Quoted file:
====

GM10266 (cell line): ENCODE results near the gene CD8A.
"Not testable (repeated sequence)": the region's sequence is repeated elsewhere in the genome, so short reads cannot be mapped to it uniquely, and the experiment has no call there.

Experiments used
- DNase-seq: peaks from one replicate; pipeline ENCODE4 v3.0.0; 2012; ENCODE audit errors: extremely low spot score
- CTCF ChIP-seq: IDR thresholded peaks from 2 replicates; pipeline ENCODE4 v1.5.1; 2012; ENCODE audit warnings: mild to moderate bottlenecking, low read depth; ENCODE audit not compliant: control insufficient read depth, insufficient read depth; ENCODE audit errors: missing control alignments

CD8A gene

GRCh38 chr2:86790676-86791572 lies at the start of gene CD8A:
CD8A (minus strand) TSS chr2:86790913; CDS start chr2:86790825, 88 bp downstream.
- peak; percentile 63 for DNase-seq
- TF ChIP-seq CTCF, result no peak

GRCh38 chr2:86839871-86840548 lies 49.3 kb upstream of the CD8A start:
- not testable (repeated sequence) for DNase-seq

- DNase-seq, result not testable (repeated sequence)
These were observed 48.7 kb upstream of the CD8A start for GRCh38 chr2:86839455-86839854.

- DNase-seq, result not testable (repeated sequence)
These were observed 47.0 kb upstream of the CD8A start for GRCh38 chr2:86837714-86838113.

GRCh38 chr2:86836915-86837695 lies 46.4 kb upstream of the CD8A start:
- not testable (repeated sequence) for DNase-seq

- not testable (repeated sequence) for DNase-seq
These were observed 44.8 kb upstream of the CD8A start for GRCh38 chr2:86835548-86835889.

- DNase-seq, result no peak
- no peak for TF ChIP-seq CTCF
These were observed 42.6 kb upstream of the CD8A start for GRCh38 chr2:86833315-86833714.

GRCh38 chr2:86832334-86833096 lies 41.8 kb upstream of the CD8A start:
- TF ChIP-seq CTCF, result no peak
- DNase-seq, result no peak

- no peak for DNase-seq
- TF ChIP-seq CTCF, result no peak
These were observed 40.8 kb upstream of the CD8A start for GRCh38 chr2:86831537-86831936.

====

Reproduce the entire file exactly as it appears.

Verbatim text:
GM10266 (cell line): ENCODE results near the gene CD8A.
"Not testable (repeated sequence)": the region's sequence is repeated elsewhere in the genome, so short reads cannot be mapped to it uniquely, and the experiment has no call there.

Experiments used
- DNase-seq: peaks from one replicate; pipeline ENCODE4 v3.0.0; 2012; ENCODE audit errors: extremely low spot score
- CTCF ChIP-seq: IDR thresholded peaks from 2 replicates; pipeline ENCODE4 v1.5.1; 2012; ENCODE audit warnings: mild to moderate bottlenecking, low read depth; ENCODE audit not compliant: control insufficient read depth, insufficient read depth; ENCODE audit errors: missing control alignments

CD8A gene

GRCh38 chr2:86790676-86791572 lies at the start of gene CD8A:
CD8A (minus strand) TSS chr2:86790913; CDS start chr2:86790825, 88 bp downstream.
- peak; percentile 63 for DNase-seq
- TF ChIP-seq CTCF, result no peak

GRCh38 chr2:86839871-86840548 lies 49.3 kb upstream of the CD8A start:
- not testable (repeated sequence) for DNase-seq

- DNase-seq, result not testable (repeated sequence)
These were observed 48.7 kb upstream of the CD8A start for GRCh38 chr2:86839455-86839854.

- DNase-seq, result not testable (repeated sequence)
These were observed 47.0 kb upstream of the CD8A start for GRCh38 chr2:86837714-86838113.

GRCh38 chr2:86836915-86837695 lies 46.4 kb upstream of the CD8A start:
- not testable (repeated sequence) for DNase-seq

- not testable (repeated sequence) for DNase-seq
These were observed 44.8 kb upstream of the CD8A start for GRCh38 chr2:86835548-86835889.

- DNase-seq, result no peak
- no peak for TF ChIP-seq CTCF
These were observed 42.6 kb upstream of the CD8A start for GRCh38 chr2:86833315-86833714.

GRCh38 chr2:86832334-86833096 lies 41.8 kb upstream of the CD8A start:
- TF ChIP-seq CTCF, result no peak
- DNase-seq, result no peak

- no peak for DNase-seq
- TF ChIP-seq CTCF, result no peak
These were observed 40.8 kb upstream of the CD8A start for GRCh38 chr2:86831537-86831936.